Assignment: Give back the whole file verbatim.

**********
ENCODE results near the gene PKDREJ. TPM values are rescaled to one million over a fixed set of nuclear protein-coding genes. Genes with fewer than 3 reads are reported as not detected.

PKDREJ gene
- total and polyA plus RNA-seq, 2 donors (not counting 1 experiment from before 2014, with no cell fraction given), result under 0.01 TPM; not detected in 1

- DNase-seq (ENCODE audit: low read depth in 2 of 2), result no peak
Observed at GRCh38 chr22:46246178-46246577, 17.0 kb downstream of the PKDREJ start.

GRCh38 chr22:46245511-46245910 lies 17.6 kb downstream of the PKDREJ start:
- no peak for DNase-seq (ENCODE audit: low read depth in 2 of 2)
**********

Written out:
ENCODE results near the gene PKDREJ. TPM values are rescaled to one million over a fixed set of nuclear protein-coding genes. Genes with fewer than 3 reads are reported as not detected.

PKDREJ gene
- total and polyA plus RNA-seq, 2 donors (not counting 1 experiment from before 2014, with no cell fraction given), result under 0.01 TPM; not detected in 1

- DNase-seq (ENCODE audit: low read depth in 2 of 2), result no peak
Observed at GRCh38 chr22:46246178-46246577, 17.0 kb downstream of the PKDREJ start.

GRCh38 chr22:46245511-46245910 lies 17.6 kb downstream of the PKDREJ start:
- no peak for DNase-seq (ENCODE audit: low read depth in 2 of 2)